Gene editing and data science are poised to make an impact on agriculture, the Wall Street Journal reports. It spoke with both Hugh Grant, the chair and chief executive of Monsanto, and James Collins, the chief operating officer of the agriculture division at DowDuPont, in a Q&A.
Collins says that gene editing will allow those in agriculture to do what they've always done — breed animals and crops — but at an increased pace. He notes that such technologies don't introduce foreign DNA into an animal or crop. For instance, he says that they've uncovered a desired trait among hybrid corn in Argentina. "Mother Nature put it there and we're optimizing that trait in corn in North America," he tells the Journal.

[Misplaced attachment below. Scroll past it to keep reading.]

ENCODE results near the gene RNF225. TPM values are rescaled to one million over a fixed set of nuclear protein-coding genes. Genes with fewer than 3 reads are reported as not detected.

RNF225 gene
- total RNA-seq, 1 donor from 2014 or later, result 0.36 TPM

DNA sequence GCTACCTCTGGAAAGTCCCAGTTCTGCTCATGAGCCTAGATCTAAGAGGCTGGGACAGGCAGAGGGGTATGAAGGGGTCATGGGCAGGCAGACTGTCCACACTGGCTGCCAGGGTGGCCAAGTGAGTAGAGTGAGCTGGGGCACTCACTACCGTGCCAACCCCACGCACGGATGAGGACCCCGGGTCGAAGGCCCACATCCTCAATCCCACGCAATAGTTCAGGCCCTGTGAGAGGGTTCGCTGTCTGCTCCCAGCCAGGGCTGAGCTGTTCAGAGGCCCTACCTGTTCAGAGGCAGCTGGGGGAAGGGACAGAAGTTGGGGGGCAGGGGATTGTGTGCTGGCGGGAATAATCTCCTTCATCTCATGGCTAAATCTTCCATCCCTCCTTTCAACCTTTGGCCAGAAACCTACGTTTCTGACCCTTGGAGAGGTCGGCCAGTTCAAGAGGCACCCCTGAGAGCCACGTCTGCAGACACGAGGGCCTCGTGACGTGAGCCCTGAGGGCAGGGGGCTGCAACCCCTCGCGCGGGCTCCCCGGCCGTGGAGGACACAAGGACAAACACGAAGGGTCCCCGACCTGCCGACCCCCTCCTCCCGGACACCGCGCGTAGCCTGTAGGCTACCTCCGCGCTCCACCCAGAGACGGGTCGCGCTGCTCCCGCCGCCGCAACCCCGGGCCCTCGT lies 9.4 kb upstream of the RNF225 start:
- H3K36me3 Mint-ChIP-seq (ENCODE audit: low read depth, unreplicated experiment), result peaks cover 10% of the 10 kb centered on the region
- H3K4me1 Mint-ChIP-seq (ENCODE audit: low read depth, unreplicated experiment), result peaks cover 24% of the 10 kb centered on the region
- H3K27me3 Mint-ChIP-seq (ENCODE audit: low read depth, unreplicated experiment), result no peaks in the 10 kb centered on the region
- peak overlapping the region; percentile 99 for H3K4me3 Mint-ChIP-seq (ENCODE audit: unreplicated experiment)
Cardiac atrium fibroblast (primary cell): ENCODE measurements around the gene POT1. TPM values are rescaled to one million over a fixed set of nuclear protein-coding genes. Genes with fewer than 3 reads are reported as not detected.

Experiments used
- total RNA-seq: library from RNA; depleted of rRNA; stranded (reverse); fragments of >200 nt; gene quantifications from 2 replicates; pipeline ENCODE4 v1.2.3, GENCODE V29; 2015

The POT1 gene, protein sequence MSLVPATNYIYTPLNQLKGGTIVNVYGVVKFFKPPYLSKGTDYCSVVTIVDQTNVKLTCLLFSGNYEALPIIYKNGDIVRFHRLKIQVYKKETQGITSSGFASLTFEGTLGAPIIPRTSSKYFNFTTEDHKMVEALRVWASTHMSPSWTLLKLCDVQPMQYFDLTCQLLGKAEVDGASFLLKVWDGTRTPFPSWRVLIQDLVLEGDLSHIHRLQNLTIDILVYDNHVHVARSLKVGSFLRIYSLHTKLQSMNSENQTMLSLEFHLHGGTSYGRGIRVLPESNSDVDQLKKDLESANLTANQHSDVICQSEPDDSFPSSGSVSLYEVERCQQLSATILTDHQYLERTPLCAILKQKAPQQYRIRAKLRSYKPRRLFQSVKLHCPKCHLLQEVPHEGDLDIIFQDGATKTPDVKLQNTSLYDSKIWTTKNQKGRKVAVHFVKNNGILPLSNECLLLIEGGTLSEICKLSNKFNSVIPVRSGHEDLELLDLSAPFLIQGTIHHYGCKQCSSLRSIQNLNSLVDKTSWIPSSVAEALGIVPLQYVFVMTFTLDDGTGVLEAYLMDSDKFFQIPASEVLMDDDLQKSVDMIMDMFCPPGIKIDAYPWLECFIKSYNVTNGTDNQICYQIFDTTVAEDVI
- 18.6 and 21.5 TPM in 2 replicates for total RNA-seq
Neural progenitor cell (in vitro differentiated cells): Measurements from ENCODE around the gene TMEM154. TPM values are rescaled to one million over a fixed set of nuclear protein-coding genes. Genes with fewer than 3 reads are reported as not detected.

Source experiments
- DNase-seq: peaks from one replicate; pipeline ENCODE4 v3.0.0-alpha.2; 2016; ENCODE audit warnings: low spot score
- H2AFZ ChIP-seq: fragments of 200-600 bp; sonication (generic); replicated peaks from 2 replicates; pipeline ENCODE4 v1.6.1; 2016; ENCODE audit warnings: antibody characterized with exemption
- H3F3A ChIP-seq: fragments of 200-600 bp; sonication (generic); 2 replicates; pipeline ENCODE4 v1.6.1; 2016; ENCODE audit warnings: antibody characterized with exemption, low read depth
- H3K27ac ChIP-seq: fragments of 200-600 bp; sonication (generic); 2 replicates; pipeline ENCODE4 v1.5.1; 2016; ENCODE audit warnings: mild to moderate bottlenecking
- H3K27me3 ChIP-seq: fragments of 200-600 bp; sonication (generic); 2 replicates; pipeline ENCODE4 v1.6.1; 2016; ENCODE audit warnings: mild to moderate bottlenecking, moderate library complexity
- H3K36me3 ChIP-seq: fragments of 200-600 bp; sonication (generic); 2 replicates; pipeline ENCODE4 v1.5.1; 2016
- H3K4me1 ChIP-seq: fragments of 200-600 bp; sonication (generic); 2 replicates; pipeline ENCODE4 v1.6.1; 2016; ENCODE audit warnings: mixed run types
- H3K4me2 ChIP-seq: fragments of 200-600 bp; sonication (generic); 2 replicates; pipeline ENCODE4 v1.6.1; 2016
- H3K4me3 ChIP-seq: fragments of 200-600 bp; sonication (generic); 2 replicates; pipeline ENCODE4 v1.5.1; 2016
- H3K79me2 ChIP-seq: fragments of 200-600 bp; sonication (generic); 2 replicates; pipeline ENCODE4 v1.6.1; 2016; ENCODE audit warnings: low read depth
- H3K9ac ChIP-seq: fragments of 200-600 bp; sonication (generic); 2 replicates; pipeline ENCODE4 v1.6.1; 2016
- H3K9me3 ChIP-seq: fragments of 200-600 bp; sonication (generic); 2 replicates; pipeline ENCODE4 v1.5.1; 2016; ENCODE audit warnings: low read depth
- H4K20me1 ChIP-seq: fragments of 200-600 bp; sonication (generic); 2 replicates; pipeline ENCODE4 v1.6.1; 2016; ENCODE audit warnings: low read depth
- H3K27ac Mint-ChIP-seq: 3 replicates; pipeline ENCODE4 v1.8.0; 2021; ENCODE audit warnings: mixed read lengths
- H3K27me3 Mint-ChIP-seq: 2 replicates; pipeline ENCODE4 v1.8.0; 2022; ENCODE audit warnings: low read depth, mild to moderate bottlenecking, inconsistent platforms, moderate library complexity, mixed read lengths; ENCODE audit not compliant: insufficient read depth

Grant likewise says that gene editing can speed up the development process, but he notes that the "rate-limiting step is going to be how fast can you produce the seed" and that it'll take years from producing a seed to having a new variety.
At the same time, they say that big data is enabling farmers to analyze their fields more deeply to wring the most they can out of the most productive acres.